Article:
My first taste of racism occurred in kindergarten, where my classmates barred me from drinking out of the water fountains. When I was in fourth grade, a sixth grader in the neighborhood took her rage out on me, called me a N—- and pulled out a plug of my waist length hair. The trauma I experienced and the humiliations I endured from my classmates remain some of the most vivid memories of my childhood. These experiences left a little girl with a damaged self image.
Becoming Muslim was a significant part of my journey to recovering from the racism that I internalized. But as a Muslim, my heart was broken when I learned of racial bullying in our Islamic schools, weekend, and after-school programs. Sadly, parents and adults can contribute to racism and colorism in obvious and subtle ways. Some of the obvious ways include people I have lived and worked with. One Palestinian student told her Black teacher that her father reminded her that she was the prettiest girl in her class because she was White. Arab families criticized their children for not excelling above a mixed-race Black and Arab student in Qur’an class. Some of the comments I have heard about my light-skinned child are deeply problematic. While the obvious ways in which we reinforce racial bias and colorism can easily be addressed, the subtle ways we reinforce both include our failure to address race and racism pre-emptively. In order to uproot racism in our communities, parents must embrace their role as their children’s first anti-bias multicultural teachers.
Children have the right to be raised as responsible adults who can function in a complex multi-ethnic society, and it is our duty to equip our children with the knowledge and skills to live dignified and ethical lives. Prophet Muhammad said: “Every one of your (people) is responsible, and everyone is responsible for whatever falls under his responsibility. A man is like a shepherd of his own family, and he is responsible for them.” [Bukhari and Muslim] Part of our responsibility is to teach our children to love themselves and others, something that is so important in a society that dehumanizes them just for being Muslim. Inequality in our society feeds off of people divided. We must teach our children to not oppress their peers, and to instead begin to cultivate a sense of justice and duty to right wrongs they see before them. The Qur’an reminds us:
“O you who believe! Ward off yourselves and your families against a Fire (Hell) whose fuel is men and stones, over which are (appointed) angels stern (and) severe, who disobey not, (from executing) the commands they receive from Allah, but do that which they are commanded.” [Tahrim 66:6]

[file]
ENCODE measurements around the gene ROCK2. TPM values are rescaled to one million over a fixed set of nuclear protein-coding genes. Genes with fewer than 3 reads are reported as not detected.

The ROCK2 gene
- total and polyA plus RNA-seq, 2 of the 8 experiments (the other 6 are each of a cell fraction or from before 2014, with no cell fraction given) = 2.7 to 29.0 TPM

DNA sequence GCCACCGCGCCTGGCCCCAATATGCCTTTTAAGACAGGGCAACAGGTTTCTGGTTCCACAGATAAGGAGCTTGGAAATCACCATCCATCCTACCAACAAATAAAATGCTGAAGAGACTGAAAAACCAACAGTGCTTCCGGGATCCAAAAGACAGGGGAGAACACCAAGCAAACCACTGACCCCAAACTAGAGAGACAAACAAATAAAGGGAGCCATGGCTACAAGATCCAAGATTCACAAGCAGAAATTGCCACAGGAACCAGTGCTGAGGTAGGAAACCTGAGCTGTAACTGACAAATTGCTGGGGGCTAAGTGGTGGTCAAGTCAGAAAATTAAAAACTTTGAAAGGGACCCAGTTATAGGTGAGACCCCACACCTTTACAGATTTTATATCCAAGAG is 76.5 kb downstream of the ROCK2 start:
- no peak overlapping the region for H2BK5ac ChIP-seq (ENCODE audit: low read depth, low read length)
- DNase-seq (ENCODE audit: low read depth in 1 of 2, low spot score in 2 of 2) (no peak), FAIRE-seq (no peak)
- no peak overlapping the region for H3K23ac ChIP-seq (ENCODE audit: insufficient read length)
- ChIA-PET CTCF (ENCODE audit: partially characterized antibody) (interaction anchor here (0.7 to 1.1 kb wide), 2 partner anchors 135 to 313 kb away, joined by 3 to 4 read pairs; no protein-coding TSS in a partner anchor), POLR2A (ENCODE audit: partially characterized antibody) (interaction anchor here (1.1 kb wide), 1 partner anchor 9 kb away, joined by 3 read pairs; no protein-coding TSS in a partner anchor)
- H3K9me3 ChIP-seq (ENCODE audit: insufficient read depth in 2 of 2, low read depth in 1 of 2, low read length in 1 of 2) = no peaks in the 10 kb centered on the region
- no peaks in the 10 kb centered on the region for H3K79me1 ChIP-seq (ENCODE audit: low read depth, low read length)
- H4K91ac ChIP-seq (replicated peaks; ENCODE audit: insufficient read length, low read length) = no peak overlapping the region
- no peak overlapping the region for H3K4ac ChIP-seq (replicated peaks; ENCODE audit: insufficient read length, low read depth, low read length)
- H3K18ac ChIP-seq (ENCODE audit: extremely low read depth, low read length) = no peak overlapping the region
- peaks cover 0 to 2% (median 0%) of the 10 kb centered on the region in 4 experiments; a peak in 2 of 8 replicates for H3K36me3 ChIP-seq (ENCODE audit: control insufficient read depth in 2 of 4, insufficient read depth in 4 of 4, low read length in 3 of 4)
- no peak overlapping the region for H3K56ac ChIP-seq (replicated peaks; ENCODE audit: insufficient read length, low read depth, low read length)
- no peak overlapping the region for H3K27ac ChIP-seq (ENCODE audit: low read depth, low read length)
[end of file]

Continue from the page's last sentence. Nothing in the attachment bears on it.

Although pre-pubescent children are not morally responsible for what they do, we as parents will be held accountable. and we must be aware of the seeds that are being planted in our children. Uprooting bias and teaching our children racial equity begins at an early age and we must address the root causes in age-appropriate conversations and teachable moments. When we fail to cultivate the values of racial equity in our children, we run the risk of them becoming adults with racial bias thoroughly ingrained in their psyche.
It is never too early to begin the process of teaching our children to see the beauty in all of Adam’s children. We don’t have to worry merely about children biting and hitting each other when it has been proven that in their social lives children as early as four can socially isolate one another. One heart breaking video of a four year old girl crying because her classmates didn’t like her because she was Black went viral. Derald Sue, professor of psychology and education at Teachers College, Columbia University, points out that children recognize racial and ethnic difference between ages three and five. Some studies have even shown that infants demonstrate a preference for members of their own race. When I was a little girl, I would only go to women who looked like my light-skinned, African-American mother. I would even tell people my mother was white and father was Black, much to her mortification. At three years old, my own daughter asked me why was I so brown when she and and her daddy are beige. I don’t use white because my husband is a light-skinned, African-American, as is my daughter. At four, she is too young to understand racial identities.